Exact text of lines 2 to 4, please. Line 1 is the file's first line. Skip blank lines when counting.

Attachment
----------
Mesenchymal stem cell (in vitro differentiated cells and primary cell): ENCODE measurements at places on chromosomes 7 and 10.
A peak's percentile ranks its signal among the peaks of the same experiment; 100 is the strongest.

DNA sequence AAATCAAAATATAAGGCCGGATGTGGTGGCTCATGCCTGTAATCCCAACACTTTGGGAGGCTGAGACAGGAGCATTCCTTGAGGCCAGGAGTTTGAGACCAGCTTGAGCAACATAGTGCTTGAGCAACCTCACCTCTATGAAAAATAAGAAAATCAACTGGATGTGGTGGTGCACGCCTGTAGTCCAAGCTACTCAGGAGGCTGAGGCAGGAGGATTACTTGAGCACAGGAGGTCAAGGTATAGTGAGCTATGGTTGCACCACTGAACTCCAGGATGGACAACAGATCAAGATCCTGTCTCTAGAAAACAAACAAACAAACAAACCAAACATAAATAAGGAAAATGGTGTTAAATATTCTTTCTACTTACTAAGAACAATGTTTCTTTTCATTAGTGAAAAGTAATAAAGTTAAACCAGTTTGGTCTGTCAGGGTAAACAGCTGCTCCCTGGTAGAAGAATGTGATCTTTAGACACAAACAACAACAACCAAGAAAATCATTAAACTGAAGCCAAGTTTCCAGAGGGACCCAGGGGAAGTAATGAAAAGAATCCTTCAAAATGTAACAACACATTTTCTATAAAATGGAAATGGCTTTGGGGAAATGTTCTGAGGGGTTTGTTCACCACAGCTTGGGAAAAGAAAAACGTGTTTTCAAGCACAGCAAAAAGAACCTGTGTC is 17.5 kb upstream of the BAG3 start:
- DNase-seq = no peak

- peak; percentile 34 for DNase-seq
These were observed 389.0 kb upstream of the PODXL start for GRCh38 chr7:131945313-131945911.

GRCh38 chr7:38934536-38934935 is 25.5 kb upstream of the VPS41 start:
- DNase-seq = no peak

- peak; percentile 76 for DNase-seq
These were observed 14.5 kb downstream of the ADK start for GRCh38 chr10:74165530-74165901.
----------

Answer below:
A peak's percentile ranks its signal among the peaks of the same experiment; 100 is the strongest.

DNA sequence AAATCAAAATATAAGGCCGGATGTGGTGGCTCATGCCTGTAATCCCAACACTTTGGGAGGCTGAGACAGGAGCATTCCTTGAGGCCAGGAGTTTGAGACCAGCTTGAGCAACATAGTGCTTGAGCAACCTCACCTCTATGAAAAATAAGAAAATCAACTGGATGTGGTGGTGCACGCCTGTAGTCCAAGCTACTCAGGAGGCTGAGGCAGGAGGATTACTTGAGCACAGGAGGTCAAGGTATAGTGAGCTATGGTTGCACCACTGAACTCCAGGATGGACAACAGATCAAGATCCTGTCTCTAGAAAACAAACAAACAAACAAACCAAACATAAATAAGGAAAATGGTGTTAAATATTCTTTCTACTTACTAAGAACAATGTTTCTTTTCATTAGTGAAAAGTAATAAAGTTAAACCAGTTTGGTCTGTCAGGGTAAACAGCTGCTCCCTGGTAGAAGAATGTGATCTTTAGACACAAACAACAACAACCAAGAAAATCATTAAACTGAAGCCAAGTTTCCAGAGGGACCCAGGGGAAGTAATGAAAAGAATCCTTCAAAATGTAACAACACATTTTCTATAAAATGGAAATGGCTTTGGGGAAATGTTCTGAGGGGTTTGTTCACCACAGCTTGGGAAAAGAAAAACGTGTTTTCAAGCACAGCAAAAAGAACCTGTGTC is 17.5 kb upstream of the BAG3 start:
- DNase-seq = no peak